Evolutionary Perspectives on Human Sexual Psychology and Behavior (Evolutionary Psychology)

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9781493903139: Evolutionary Perspectives on Human Sexual Psychology and Behavior (Evolutionary Psychology)

This volume in the Springer Series in Evolutionary Psychology presents a state of the art view of the topic of sexuality and sexual behavior drawing on theoretical constructs and research of noted individuals in the field. Comprehensive and multi-disciplinary, this book seeks to provide a broad overview without sacrificing the complexity of a multi-faceted approach. The book is framed by introductory and closing sections that provide a context for the range of ideas contained within. Ample space is provided in designated sections that focus on key areas of sexuality from both male and female perspectives and that include information from primate studies. This volume can serve as a graduate text in sexual behavior in evolutionary terms and as a guide for further research.

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From the Back Cover:

As we progress as a species, questions and controversies continue to surround sexuality, monogamy, perceptions of attractiveness, and sexual coercion. Yet no matter how intricate the issues and concepts become, we are still able to find valuable clues in our ancestral legacy. 

Evolutionary Perspectives on Human Sexual Psychology and Behavior offers a wealth of current theories and findings on the complex psychological adaptations that drive our strategies for selecting and retaining a partner. Groundbreaking studies examine sex differences and similarities in sex-related human behavior while providing object lessons in how evolutionary psychology is practiced and where the field is heading. Contributors present intriguing evidence for mate selection influencing the evolution of men's and women's voices, female orgasm, and men's use of humor, and explore emerging areas of evolutionary interest such as same-sex attraction. This interdisciplinary coverage has wide-ranging implications for sexual well-being as well as mental and general health. Among the featured topics:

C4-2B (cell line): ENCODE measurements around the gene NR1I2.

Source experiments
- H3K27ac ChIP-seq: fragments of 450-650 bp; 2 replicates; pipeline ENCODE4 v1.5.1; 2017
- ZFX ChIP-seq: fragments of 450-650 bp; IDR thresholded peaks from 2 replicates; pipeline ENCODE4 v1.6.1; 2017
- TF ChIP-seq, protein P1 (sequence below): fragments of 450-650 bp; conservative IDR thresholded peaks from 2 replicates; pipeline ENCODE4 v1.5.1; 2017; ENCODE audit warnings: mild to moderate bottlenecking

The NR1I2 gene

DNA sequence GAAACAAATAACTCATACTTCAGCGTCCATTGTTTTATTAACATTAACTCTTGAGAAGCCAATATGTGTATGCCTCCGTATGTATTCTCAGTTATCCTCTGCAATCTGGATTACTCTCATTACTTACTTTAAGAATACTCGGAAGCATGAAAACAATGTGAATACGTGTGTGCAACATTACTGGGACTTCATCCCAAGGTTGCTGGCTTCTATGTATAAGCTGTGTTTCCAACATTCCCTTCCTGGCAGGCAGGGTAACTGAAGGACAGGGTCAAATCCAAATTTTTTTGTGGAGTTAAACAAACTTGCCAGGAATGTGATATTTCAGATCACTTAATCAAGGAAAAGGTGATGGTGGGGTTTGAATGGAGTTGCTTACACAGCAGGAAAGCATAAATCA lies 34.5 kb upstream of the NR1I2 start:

• Evaluating evidence of mate preference adaptations: how do we really know what Homo sapiens sapiens really want?
  • Sexual adaptation and sexual offending.
  • (Mis)reading the signs: men’s perception of women’s sexual interest.
  • Female perceptions of male body movements.
  • Intrasexual competition and other theories of eating restriction.
  • Social selection and the evolution of competition among women.

Evolutionary Perspectives on Human Sexual Psychology and Behavior will appeal to evolutionary scientists across different disciplines of the academy among faculty, graduate students, and undergraduate students interested in sexuality. This volume makes a useful supplementary text in various upper-level undergraduate courses and in graduate courses that address sexuality.

About the Author:

Viviana A. Weekes-Shackelford is currently a special lecturer at Oakland University, Department of Psychology. She received her Ph.D. at Florida Atlantic University in 2011 with areas of specialization in evolutionary psychology and developmental psychology.

Todd K. Shackelford received his Ph.D. in evolutionary psychology in 1997 from the University of Texas–Austin, his M.A. in psychology from the University of Michigan in 1995, and his B.A. in psychology from the University of New Mexico in 1993. He is Professor and Chair of the Department of Psychology at Oakland University (http://www.oakland.edu/psychology) in Rochester, Michigan, where he is Co-Director of the Evolutionary Psychology Lab (www.ToddKShackelford.com). He led the founding of new Ph.D. and M.S. programs (http://www.oakland.edu/psychology/grad/), which launched in 2012. Shackelford has published over 280 peer-reviewed articles and chapters and has edited 10 volumes, and his work has been cited over 7,500 times. Much of Shackelford’s research addresses sexual conflict between men and women, with a special focus on testing hypotheses derived from sperm competition theory. Since 2006, Shackelford has served as editor of Evolutionary Psychology (www.epjournal.net).

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